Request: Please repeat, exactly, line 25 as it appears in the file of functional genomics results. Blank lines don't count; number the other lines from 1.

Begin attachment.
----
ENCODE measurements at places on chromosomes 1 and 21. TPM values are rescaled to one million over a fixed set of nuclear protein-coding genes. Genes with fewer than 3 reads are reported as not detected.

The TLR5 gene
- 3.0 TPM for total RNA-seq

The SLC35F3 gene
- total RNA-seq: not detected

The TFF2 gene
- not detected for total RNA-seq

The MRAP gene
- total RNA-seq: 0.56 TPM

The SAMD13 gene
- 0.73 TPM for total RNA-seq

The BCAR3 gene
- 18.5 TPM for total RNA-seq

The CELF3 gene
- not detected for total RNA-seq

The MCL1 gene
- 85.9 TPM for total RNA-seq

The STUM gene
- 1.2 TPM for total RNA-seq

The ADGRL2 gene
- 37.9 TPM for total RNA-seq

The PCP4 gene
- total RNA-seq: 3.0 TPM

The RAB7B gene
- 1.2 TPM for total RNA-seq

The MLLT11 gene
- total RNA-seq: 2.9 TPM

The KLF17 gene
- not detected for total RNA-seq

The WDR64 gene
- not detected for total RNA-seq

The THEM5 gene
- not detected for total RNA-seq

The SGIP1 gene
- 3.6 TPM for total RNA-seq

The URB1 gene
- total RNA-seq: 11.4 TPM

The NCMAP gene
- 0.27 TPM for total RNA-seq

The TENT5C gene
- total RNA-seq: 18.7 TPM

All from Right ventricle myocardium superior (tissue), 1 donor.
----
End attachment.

- 1.2 TPM for total RNA-seq